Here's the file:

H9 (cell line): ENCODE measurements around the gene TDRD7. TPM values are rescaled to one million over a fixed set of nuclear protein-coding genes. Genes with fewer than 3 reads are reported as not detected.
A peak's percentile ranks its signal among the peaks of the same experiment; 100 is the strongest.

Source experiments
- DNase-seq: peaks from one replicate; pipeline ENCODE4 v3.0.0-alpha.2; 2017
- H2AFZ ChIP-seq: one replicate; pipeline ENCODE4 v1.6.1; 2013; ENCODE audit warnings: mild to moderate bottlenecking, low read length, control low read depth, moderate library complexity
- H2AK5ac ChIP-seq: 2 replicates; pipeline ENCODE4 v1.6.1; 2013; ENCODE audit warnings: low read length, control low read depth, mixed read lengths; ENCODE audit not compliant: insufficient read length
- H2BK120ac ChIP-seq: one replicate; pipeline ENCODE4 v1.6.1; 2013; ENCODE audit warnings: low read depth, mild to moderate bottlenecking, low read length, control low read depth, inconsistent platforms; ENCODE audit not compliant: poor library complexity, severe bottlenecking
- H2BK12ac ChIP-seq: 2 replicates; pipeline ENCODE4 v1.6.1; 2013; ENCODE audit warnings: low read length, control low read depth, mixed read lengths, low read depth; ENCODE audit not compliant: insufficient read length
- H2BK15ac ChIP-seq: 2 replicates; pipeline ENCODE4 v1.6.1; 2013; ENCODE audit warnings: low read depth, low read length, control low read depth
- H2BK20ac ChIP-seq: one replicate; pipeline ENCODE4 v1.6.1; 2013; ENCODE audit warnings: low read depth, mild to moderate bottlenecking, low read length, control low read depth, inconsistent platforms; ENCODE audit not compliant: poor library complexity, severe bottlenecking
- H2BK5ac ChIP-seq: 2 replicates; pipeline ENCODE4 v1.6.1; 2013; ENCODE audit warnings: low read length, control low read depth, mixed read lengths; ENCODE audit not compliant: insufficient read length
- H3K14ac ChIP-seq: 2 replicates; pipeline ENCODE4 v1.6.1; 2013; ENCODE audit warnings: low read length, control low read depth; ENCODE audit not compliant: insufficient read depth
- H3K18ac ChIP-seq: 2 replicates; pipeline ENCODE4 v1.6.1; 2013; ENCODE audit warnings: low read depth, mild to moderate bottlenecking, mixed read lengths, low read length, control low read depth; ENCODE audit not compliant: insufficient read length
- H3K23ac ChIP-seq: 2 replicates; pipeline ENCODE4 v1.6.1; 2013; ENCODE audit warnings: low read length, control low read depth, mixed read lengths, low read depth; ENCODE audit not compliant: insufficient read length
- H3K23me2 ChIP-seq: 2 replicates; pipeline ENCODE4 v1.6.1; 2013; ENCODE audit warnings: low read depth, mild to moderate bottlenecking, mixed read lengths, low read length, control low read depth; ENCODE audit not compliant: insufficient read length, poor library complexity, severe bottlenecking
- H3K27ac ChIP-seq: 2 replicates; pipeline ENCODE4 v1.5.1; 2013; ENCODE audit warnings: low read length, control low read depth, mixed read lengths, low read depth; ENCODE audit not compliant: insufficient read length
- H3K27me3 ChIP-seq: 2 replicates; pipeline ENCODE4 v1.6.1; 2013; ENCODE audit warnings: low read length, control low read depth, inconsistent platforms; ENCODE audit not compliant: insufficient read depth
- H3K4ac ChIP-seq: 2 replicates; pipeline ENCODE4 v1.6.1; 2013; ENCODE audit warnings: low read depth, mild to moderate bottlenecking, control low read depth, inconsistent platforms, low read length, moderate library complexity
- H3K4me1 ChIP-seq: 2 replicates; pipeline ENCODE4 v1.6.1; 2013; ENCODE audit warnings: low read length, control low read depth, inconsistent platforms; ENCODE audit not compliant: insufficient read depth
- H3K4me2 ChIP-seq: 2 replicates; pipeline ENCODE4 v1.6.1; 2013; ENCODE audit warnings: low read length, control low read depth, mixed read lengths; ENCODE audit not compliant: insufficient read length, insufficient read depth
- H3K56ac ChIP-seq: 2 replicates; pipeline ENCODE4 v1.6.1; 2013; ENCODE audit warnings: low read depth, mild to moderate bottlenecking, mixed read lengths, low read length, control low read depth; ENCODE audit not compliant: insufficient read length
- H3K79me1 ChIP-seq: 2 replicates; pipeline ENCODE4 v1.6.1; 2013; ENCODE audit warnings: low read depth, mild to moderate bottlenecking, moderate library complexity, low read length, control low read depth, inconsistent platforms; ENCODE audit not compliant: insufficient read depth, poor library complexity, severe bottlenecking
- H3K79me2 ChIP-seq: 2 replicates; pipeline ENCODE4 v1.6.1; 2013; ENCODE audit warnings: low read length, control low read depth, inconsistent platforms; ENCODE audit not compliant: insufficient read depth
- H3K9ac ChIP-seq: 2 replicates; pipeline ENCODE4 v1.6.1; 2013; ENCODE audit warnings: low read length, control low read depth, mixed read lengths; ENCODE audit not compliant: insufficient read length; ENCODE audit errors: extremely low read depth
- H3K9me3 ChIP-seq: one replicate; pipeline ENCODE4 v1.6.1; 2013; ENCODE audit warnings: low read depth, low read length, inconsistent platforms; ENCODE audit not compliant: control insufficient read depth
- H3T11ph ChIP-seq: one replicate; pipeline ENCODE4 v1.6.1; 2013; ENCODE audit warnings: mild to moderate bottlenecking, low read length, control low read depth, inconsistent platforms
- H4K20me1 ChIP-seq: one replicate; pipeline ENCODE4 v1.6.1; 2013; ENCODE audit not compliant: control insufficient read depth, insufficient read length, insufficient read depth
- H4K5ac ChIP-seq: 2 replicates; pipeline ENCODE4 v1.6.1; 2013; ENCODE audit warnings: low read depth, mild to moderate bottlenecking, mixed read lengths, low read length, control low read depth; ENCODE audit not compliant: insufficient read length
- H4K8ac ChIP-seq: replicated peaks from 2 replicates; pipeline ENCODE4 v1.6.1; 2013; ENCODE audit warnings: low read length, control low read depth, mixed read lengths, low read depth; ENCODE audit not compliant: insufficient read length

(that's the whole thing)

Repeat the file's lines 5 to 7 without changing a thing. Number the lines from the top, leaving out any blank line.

- H2AFZ ChIP-seq: one replicate; pipeline ENCODE4 v1.6.1; 2013; ENCODE audit warnings: mild to moderate bottlenecking, low read length, control low read depth, moderate library complexity
- H2AK5ac ChIP-seq: 2 replicates; pipeline ENCODE4 v1.6.1; 2013; ENCODE audit warnings: low read length, control low read depth, mixed read lengths; ENCODE audit not compliant: insufficient read length
- H2BK120ac ChIP-seq: one replicate; pipeline ENCODE4 v1.6.1; 2013; ENCODE audit warnings: low read depth, mild to moderate bottlenecking, low read length, control low read depth, inconsistent platforms; ENCODE audit not compliant: poor library complexity, severe bottlenecking